CONCORD, N.H. (AP) — Democrat Maggie Hassan and Republican Ovide Lamontagne won their primaries Tuesday and will compete in November to replace Democratic Gov. John Lynch, whose retirement leaves the seat open for the first time in 10 years.
With about 78 percent of the vote reported, unofficial results in the Democratic contest late Tuesday showed Hassan, an attorney, with about 55 percent of the vote to 37 percent for business professor Jackie Cilley. Lamontagne, also an attorney, easily won the Republican contest with about 68 percent of the vote to 30 percent for consultant Kevin Smith.
New Hampshire is considered a swing state, though it veered conservative in the 2010 election, and both major parties feel they have a good shot at the office.
Lamontagne said in his victory speech that Hassan and Cilley, both former state senators, had ‘‘big government records.’’
‘‘Let us reject this record of failure and choose a future of prosperity, growth and opportunity,’’ he said. ‘‘My prosperity agenda is based on fiscal responsibility, limited government and an environment in which job creators and entrepreneurs flourish.’’
This is Lamontagne’s second try for the governor’s office. He lost to Democrat Jeanne Shaheen, now a U.S. senator, in 1996. He also ran unsuccessful campaigns for Congress in 1992 and U.S. Senate in 2010.
Hassan said in her victory speech that Lamontagne is too conservative for New Hampshire. She pointed to his opposition to abortion, union rights and gay marriage. She supports gay marriage and abortion rights.
‘‘Ovide Lamontagne, the self-proclaimed tea party favorite, will move our state backwards with divisive policies,’’ she said.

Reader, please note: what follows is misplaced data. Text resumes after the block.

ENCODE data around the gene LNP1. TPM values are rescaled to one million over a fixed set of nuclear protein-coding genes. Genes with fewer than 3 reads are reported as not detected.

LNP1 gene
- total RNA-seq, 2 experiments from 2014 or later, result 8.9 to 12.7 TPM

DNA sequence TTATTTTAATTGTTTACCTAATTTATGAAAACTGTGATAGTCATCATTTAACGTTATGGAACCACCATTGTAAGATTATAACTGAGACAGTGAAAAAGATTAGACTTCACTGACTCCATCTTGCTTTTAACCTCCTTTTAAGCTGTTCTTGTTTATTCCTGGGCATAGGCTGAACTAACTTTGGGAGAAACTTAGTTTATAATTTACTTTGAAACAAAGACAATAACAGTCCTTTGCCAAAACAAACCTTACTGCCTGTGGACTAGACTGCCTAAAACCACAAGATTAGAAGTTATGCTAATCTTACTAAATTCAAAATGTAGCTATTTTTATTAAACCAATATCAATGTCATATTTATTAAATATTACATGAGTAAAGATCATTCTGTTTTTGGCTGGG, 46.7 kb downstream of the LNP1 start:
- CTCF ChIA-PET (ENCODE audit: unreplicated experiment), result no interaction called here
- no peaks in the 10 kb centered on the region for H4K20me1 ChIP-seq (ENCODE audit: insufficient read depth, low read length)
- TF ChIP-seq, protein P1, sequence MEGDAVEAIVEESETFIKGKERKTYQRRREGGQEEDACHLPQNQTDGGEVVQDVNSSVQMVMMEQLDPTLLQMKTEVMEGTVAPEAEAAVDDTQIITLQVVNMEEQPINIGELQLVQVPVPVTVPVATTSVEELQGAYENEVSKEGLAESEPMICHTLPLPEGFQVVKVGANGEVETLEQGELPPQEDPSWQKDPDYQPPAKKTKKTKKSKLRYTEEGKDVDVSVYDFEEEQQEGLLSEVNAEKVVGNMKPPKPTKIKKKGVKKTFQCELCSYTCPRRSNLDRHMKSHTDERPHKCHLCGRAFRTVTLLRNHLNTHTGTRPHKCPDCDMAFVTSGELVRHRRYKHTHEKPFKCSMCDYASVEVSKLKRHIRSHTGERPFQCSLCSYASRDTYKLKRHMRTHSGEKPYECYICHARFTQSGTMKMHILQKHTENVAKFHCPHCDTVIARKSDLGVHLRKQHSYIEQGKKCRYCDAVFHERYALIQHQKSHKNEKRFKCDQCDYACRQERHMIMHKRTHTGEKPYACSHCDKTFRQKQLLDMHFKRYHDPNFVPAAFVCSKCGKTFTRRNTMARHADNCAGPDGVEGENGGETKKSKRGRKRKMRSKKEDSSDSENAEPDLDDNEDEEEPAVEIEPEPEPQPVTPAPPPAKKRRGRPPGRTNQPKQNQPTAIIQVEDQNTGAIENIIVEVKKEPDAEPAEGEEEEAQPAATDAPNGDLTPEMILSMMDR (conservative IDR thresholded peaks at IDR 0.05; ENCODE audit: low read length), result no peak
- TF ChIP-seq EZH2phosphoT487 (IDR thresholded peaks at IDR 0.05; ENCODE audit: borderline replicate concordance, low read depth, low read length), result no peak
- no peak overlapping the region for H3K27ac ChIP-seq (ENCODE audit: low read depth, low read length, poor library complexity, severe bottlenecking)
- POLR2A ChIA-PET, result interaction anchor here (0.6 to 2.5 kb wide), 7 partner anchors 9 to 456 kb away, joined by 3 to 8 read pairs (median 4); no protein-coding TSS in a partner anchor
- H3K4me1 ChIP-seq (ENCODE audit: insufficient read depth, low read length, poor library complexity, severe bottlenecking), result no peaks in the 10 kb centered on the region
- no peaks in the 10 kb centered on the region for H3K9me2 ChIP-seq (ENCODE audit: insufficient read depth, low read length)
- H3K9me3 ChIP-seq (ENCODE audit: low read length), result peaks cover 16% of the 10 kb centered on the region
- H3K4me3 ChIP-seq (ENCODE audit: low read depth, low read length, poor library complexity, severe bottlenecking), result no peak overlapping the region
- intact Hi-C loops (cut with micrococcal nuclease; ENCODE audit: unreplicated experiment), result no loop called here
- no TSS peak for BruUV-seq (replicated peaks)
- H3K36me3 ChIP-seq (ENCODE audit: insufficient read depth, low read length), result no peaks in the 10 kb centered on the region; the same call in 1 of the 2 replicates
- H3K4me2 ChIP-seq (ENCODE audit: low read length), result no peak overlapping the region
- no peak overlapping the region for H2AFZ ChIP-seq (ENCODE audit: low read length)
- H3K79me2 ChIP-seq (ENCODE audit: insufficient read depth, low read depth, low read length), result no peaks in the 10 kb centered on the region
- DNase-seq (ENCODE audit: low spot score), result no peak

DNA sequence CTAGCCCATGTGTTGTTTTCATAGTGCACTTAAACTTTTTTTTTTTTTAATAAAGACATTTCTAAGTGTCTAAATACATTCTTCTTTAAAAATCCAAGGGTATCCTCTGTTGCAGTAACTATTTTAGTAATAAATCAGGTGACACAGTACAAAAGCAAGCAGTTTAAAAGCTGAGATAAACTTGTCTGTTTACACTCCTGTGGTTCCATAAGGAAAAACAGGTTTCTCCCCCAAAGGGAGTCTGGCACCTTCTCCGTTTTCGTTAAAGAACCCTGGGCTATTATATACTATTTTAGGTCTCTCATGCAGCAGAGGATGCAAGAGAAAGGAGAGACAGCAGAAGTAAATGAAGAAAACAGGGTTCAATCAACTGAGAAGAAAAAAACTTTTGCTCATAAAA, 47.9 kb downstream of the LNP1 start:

One key difference between the two Democrats in the primary was Cilley’s refusal to take New Hampshire’s traditional pledge to veto personal income and general sales taxes. The state has neither. Hassan took the pledge and said government can be adequately funded without either tax.
Nancy Barlett, of Concord, voted for Hassan, mostly because she thinks Hassan has a better chance at winning the general election.
‘‘I like Jackie Cilley very much because she didn’t take the pledge, but I don’t think she can win with that,’’ she said.
Cilley generated some buzz with an ad that portrayed candidates who take the pledge as zombies, but it ultimately wasn’t enough to propel her past Hassan.
Both Republicans pledged not only to veto income and personal property taxes but also to cut business taxes and pay for them by cutting spending. Both said they would support repealing the state’s gay marriage law and replacing it with civil unions.
Skip Nolin of Sunapee voted for Lamontagne.
‘‘He knows the state very well and knows what needs to be done,’’ he said. ‘‘I could live with Smith, too. Their level of integrity really stands out to me.’’
Secretary of State Bill Gardner estimated that 168,000 voters, or about 16 percent, would cast ballots in Tuesday’s primary.
There were less well-known candidates in both primaries — unemployed store manager Robert Tarr on the GOP side and inn owner Bill Kennedy on the Democratic side.
Associated Press reporter Lynne Tuohy contributed to this story from Sunapee and Associated Press reporter Holly Ramer contributed to this story from Concord.